Nine new cases have been identified in Sincelejo, Colombia, with an additional three being investigated in Barranquilla. Zika virus is a vectorborne disease that is transmitted through Aedes mosquitos. The CDC notes that vertical transmission (from mother to child) can occur if the mother is infected near her delivery and Zika can be spread through blood transfusion (although no cases have occurred this way) and sexual contact (one case of sexually transmitted Zika virus has occurred to date). Common signs and symptoms are fever, rash, joint pain, and red eyes that last several days to a week. In the past, transmission has occurred in tropical Africa, Southeast Asia, and the Pacific Islands, however, there have been cases in 2015 in Brazil and Colombia. We’ll keep you updated if transmission continues in South America!
There have also been cases of Chikungunya springing up throughout the Caribbean and Americas. The Pan American Health Organization (PAHO) initially reported just over 2,400 cases a few weeks ago, however a new report is showing 13,476 new cases. Initially starting in December 2013, this epidemic began with a single locally acquired case on St. Martin island, and is now totaling 1, 760,798 cases.
Chipotle E.coli Outbreak
Just when you thought it was safe to go back to Chipotle (we reported that Minnesota Chipotle customers experienced a Salmonella outbreak in August), an E. coli outbreak is making headlines in Washington and Oregon. Public health officials updated the case total to 41 people as of 11/4, with 6 patients requiring hospitalization. The source of the outbreak hasn’t been identified yet but as a precautionary measure, they’ve closed 14 restaurants. So far, the identified cases have been tied to five restaurants across six counties.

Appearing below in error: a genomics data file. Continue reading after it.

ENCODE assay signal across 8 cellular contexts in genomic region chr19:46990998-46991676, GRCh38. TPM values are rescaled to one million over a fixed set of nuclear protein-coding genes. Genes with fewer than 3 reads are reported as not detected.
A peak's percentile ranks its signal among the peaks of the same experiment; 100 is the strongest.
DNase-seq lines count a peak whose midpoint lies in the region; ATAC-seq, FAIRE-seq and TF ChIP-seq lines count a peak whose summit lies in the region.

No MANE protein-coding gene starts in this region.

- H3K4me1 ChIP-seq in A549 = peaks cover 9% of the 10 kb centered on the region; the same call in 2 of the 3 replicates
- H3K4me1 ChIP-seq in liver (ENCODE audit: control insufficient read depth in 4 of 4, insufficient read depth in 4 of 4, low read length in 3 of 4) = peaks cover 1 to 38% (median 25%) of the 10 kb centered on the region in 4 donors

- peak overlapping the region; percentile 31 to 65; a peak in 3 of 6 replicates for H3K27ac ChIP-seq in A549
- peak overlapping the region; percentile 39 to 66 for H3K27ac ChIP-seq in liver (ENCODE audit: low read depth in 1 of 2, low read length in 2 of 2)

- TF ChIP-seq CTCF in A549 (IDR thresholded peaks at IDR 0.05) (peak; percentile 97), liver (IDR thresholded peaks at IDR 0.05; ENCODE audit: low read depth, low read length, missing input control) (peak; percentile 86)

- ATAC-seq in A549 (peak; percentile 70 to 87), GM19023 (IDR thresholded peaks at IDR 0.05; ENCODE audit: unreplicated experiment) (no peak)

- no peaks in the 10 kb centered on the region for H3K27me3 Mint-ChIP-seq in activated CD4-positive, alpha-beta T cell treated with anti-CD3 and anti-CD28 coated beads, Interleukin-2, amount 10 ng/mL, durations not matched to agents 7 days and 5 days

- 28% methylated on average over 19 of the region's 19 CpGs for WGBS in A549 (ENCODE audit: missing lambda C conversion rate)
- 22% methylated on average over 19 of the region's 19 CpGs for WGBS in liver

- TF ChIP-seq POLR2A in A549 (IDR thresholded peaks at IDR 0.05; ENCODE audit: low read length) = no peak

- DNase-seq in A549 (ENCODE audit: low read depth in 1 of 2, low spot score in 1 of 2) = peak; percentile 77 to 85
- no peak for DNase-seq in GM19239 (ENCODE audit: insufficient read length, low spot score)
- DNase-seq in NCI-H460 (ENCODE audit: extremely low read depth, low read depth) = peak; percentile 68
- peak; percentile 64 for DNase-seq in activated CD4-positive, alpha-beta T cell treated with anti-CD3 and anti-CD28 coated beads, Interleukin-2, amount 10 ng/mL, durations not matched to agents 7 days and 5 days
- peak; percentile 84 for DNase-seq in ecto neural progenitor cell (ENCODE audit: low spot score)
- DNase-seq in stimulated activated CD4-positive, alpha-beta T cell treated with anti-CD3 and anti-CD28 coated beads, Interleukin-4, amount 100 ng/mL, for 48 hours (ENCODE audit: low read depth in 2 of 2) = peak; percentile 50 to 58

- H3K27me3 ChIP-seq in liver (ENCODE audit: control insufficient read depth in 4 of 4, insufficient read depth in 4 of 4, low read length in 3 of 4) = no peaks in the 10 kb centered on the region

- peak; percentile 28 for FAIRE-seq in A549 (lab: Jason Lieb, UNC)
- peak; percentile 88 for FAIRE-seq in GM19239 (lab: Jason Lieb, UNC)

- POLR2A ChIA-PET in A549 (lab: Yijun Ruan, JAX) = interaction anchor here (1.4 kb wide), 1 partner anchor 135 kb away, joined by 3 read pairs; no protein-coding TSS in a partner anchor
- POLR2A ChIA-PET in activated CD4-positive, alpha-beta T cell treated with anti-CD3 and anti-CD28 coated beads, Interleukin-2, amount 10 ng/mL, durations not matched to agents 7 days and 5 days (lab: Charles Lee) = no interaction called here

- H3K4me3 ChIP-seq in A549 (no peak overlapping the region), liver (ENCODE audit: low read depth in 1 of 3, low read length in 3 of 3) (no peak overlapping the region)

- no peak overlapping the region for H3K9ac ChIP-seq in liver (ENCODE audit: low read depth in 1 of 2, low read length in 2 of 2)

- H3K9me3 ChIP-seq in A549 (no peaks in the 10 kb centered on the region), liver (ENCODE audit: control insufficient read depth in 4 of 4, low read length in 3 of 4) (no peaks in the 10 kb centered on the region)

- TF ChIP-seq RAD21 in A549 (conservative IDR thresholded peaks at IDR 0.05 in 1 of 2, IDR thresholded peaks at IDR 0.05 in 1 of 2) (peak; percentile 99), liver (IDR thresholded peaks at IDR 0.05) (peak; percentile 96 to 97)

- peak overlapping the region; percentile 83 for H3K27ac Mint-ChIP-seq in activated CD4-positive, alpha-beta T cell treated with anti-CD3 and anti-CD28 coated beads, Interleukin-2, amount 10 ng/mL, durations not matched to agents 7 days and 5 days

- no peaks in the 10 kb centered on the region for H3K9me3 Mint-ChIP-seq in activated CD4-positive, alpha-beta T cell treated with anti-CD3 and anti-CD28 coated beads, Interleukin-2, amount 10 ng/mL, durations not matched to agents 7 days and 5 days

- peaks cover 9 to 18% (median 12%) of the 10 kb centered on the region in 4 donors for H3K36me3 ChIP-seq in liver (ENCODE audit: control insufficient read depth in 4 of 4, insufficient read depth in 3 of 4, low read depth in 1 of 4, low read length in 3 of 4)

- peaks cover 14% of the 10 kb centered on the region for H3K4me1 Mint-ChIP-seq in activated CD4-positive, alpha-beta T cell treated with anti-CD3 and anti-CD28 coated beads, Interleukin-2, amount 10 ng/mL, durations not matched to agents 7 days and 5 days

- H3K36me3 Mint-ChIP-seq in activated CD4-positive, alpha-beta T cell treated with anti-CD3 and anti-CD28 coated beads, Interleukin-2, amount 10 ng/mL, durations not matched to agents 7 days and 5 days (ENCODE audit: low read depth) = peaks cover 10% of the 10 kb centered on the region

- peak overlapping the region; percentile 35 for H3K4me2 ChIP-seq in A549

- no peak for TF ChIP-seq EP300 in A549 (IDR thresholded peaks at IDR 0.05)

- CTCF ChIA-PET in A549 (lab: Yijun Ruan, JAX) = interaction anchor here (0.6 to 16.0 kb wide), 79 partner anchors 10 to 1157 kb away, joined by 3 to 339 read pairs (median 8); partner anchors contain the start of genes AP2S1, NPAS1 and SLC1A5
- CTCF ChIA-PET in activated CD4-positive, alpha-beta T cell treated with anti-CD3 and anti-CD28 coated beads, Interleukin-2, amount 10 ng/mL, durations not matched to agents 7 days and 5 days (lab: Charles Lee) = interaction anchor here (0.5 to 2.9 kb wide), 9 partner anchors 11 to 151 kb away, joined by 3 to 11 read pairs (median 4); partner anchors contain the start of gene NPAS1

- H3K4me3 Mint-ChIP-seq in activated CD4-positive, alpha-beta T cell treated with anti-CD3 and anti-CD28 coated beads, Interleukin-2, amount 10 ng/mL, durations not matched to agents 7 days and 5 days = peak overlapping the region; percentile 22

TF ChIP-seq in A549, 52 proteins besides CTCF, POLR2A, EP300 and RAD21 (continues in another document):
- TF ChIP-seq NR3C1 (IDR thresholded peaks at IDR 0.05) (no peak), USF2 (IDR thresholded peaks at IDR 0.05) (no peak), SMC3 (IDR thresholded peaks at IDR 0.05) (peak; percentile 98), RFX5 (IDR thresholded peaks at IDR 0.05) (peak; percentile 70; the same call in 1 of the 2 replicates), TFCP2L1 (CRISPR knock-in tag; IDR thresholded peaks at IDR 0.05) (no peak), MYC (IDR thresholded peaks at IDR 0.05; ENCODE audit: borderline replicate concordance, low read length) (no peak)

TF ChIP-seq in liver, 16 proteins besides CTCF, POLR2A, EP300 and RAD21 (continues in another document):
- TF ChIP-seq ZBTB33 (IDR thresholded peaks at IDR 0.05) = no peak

Stories you May Have Missed
- CRISPR-Cas9 Utility Broadens – researchers at Massachusetts General Hospital have improved on the utility of CRISPR-Cas9 through application via bacterial sources. The team “reports evolving a variant of SaCas9 – the Cas9 enzyme from Streptococcus aureus bacteria – that recognizes a broader range of nucleotide sequences, allowing targeting of the genomic sites previously inaccessible to CRISPR-Cas9 technology.” The new application allows a more precise targeting within the genomic sequence, which may translate to therapeutic applications. CRISPR-Cas9 has been a hot topic within the science and biodefense community in relation to its potential labeling as dual use research of concern (DURC) and certain ethical debates.
- Unvaccinated Babies Refused By Some Physicians– Vaccination status is something I’ve grappled with working in pediatrics and is one of the rare things that can turn a calm physician (or infection preventionist for that matter) red-faced and needing a breather. The Boston Globe reported on a recent survey from the American Academy of Pediatrics that touched on pediatricians dismissing families that refused vaccines. The study found that all pediatricians surveyed had encountered at least one parent refusing vaccination for their child and 20% of pediatricians “often” or “always” dismissed families who refuse one or more vaccine. Interestingly, researchers found that “doctors in private practice, those located in the South, and those in states without philosophical exemption laws were the most likely to dismiss families refusing to vaccinate their infant”.
- Guinea Ebola Tranmission – Guinea continues to experience new cases. As we mentioned last week, the cluster of four patients from the Kondeyah village is being monitored by public health officials. An infected newborn, whose mother died from Ebola recently, is also under observation and care. The infant’s mother was a confirmed case prior to her delivery and died after giving birth. The WHO is currently monitoring 382 contacts in Guinea during this time.